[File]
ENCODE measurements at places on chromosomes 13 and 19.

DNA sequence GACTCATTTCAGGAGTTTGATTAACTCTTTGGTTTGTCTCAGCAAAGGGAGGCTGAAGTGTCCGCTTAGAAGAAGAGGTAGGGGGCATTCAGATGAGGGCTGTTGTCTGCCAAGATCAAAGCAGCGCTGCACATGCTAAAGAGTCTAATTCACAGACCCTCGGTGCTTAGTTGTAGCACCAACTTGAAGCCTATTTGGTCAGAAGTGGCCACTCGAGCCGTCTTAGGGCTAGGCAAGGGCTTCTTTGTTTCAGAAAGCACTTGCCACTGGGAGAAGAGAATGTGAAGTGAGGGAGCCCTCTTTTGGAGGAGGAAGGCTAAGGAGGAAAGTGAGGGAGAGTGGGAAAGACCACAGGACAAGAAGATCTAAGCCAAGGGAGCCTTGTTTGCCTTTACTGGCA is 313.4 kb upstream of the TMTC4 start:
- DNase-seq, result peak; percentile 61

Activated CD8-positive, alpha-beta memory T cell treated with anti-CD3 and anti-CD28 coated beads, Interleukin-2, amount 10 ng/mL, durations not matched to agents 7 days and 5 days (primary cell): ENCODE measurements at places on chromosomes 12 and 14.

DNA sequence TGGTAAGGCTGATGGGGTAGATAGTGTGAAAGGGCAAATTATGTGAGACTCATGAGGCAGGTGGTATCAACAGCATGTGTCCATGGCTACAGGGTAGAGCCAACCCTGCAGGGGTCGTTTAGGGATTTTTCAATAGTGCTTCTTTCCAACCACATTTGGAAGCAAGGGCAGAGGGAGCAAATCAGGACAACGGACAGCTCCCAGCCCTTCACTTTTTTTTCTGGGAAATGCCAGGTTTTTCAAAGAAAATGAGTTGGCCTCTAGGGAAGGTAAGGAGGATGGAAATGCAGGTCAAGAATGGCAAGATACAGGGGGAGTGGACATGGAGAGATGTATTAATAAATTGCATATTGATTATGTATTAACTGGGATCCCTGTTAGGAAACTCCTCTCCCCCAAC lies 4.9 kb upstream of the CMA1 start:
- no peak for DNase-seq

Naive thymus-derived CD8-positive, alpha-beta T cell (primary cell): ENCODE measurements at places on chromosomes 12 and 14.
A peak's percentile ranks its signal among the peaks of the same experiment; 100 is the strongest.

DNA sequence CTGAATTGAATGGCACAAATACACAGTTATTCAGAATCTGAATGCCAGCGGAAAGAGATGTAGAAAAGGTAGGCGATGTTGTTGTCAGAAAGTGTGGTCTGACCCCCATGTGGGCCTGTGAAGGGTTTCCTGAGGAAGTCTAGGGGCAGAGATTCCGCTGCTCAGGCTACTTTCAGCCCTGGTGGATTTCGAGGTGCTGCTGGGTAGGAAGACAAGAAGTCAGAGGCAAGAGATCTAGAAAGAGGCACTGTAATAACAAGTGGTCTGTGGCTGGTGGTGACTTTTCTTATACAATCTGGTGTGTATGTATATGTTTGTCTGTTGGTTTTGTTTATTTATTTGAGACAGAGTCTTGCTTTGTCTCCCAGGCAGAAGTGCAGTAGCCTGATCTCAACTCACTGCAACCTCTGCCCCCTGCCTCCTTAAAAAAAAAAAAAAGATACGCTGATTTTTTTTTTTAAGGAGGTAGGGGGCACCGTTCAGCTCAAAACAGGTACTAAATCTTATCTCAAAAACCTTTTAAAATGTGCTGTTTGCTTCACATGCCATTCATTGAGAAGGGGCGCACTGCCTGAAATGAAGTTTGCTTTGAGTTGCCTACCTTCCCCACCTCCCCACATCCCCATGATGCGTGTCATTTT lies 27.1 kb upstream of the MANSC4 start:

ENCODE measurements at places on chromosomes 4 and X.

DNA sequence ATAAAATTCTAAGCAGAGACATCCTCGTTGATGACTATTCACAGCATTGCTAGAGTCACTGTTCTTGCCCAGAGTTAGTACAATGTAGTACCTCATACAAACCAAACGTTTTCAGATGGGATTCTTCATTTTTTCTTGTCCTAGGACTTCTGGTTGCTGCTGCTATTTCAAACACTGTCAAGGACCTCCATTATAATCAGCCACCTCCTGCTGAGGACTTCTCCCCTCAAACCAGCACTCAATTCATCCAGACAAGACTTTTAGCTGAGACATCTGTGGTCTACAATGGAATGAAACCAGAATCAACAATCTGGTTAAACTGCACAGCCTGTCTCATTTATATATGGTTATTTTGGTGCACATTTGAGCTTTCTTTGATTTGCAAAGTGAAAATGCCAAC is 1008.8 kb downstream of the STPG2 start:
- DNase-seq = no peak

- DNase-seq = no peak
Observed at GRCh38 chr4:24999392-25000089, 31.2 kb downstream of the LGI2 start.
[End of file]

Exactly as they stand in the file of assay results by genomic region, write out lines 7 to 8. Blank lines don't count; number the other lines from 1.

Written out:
Naive thymus-derived CD8-positive, alpha-beta T cell (primary cell): ENCODE measurements at places on chromosomes 12 and 14.
A peak's percentile ranks its signal among the peaks of the same experiment; 100 is the strongest.